I learned early the mantra “hard work pays off.” My father was a hard worker and was determined not to have any sons who were slackers.
To my dad, work was a privilege, an adventure in getting things done – and done well. Even after retirement he could outwork most men, and me in particular, no matter the chore.
But over time, I have learned, while hard work does pay off, it often doesn’t pay off in the way we want it to. The world of competitive athletics is a case in point.
My son started playing soccer when he was barely old enough to lace up his own shoes. I remember watching him running down the field when his socks almost reached the bottom of his shorts. Those were great days!
As he grew it became apparent that he had some ability and athleticism. We were persuaded to put him into club soccer, and our lives changed over night.
Our free time now revolved around practices, games, tournaments and more practices, games and tournaments. I watched my son grow and become a very proficient soccer player.
Along the way, his team competed in and won some of the most prestigious youth soccer tournaments in the nation. The highlight was a win at the National Championships of Club Soccer in Florida as 16-year-olds.
One day, as we were pulling out of the mega soccer complex in San Diego where he had just won the Surf Cup, I asked him if the joy of winning would last as long as the agony of defeat.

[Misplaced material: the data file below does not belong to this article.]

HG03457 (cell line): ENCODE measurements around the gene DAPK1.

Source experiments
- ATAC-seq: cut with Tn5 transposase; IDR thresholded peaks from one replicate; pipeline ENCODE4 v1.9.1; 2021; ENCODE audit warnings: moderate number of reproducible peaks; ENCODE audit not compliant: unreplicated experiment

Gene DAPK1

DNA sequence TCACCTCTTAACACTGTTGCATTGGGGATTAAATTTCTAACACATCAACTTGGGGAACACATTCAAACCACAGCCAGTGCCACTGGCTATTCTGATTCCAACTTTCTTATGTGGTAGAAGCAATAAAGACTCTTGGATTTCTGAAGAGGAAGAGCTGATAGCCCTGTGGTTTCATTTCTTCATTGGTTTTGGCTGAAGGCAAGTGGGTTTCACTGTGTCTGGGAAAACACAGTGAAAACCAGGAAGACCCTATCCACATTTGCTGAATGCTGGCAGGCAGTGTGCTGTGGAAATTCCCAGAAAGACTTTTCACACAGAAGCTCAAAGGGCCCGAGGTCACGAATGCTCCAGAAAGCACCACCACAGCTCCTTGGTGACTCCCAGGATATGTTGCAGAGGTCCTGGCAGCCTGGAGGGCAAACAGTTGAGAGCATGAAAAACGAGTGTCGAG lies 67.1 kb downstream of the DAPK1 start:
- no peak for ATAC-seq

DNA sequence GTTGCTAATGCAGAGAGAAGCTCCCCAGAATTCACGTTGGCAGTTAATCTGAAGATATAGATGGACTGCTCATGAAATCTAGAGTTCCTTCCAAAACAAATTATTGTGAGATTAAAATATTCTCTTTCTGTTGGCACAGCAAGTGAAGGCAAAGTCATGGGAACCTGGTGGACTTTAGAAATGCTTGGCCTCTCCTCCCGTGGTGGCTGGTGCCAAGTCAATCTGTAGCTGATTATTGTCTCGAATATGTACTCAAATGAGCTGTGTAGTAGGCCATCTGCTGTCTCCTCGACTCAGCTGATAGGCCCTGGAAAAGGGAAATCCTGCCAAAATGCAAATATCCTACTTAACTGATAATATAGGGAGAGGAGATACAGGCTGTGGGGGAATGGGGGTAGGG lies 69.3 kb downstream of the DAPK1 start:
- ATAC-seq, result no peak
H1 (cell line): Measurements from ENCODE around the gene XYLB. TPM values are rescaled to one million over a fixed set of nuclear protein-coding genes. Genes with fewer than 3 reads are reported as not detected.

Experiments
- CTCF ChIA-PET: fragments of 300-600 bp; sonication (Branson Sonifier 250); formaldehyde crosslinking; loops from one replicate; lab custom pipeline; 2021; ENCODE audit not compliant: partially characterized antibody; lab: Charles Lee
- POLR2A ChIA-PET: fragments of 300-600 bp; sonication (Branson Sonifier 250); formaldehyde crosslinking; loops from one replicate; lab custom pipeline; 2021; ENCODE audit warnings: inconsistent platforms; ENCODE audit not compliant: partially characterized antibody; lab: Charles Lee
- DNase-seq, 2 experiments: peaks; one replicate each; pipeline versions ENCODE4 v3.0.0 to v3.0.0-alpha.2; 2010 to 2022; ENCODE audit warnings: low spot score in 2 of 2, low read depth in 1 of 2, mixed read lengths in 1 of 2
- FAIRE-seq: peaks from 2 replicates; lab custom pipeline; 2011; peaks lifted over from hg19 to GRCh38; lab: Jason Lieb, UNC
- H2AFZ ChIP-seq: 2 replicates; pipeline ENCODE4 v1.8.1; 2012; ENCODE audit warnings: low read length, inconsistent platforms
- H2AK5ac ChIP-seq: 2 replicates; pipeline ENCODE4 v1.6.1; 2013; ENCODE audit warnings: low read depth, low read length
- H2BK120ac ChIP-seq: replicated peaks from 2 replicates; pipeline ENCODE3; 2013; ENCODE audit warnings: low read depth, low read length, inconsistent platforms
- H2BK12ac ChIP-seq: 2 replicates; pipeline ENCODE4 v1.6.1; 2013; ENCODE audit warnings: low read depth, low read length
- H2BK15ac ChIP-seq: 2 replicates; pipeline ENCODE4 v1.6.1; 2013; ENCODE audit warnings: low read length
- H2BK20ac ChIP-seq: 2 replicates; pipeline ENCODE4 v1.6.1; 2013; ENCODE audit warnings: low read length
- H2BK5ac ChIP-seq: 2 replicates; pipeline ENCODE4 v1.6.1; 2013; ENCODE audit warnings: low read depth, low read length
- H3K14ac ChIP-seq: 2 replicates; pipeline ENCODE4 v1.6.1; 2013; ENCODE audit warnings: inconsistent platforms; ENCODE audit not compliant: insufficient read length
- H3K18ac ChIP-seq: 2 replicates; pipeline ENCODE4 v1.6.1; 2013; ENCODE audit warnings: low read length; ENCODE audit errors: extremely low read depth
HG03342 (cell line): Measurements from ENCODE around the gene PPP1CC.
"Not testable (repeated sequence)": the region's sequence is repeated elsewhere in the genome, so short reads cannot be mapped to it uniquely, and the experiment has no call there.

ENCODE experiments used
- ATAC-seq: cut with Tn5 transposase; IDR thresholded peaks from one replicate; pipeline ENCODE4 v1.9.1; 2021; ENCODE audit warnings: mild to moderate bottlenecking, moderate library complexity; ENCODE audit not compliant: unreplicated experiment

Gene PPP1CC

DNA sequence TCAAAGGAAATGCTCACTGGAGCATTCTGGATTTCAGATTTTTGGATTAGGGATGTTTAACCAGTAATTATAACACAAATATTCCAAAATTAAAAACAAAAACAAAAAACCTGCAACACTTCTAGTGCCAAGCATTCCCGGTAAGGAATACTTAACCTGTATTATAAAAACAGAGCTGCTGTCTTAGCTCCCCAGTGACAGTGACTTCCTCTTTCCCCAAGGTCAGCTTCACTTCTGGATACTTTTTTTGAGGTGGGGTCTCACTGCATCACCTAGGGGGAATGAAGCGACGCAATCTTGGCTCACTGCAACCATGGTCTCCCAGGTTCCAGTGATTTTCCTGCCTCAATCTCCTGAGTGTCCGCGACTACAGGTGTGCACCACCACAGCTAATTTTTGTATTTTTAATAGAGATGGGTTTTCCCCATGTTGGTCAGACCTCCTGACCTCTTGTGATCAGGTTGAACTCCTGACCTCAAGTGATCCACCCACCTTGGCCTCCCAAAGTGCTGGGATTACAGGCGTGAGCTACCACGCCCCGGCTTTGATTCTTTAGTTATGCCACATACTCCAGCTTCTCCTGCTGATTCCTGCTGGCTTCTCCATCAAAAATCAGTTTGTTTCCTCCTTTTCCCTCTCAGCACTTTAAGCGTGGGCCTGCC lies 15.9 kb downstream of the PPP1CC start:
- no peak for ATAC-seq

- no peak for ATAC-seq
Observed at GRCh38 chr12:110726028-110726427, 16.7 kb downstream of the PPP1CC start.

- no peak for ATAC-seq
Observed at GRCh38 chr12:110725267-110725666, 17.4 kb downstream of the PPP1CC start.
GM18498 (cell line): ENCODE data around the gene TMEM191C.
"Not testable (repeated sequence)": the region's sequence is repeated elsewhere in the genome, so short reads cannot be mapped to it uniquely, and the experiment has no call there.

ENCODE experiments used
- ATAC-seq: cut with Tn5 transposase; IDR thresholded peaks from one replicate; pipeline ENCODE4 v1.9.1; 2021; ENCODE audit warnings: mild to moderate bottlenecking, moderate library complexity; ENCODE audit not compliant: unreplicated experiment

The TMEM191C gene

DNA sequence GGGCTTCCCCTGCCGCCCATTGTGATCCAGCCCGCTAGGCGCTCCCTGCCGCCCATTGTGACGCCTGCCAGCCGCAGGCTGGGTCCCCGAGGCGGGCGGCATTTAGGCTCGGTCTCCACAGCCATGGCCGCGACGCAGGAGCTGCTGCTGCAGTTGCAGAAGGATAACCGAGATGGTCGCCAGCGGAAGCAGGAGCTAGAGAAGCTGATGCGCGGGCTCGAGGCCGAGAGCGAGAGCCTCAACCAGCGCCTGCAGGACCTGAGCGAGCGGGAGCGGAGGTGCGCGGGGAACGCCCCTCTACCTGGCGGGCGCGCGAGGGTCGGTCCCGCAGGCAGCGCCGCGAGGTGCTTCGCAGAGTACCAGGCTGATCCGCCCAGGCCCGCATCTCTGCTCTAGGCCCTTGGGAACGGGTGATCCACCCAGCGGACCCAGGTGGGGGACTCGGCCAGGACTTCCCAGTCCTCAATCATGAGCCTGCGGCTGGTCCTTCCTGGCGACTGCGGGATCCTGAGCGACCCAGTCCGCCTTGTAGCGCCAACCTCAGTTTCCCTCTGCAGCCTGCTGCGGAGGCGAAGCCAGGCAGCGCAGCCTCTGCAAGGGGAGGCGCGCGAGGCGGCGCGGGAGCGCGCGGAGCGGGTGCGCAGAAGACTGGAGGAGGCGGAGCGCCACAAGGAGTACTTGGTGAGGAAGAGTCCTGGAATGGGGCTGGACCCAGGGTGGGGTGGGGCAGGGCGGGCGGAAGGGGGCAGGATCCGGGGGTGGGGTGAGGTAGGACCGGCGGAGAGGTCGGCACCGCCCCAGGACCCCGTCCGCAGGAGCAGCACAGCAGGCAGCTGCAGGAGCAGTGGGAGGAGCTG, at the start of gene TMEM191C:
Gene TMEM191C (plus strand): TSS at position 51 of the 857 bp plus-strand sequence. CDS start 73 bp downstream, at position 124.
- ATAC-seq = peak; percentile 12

He easily replied “no way. If winning is the only goal, you’ll find life very dissatisfying. It’s all about giving it all to do the best you can, and that doesn’t depend on the scoreboard.”
So here’s the point: Hard work does pay off, but if we think that means the harder we work the more games we’ll win, we’re just plain wrong.
Thirty-two teams worked very hard to get to World Cup in Brazil, but only one team won. Every day people in American business work hard, but not everyone stays in business.
Your sons and daughters have worked hard and still lost the game, failed to make the team or watched someone else get the job or promotion.
Maybe the problem isn’t that hard work doesn’t pay off, but rather we have a wrong understanding of what it means to get the payoff.
Games come and go, and sometimes we win and sometimes we lose. But hard work always pays off in building character, perspective, maturity, and the courage necessary to make every day a win, regardless of the scoreboard.
My son went on to get a college education through soccer, won another National Championship and built some friendships that will carry him for the rest of his life.
But in the end, when the soccer shoes were put on the shelf, it was the character and courage he had developed that carried him into marriage honorably, and into a career in the fire service that will demand all the hard work he can manage.
Hard work does pay off, but in ways that are far more important than winning a game, landing that account or acquiring that position. We may not win every time but we can all be winners if we set our focus on deepening our character, expunging our selfishness, broadening our willingness to serve others, and genuinely becoming the best example of ourselves.
All this will require the hardest work ever asked of us, but the payoff will be a worthy life of incredible influence. And that’s the best payoff of all.
David Hegg is senior pastor of Grace Baptist Church and a Santa Clarita resident. “Ethically Speaking” runs Saturdays in The Signal.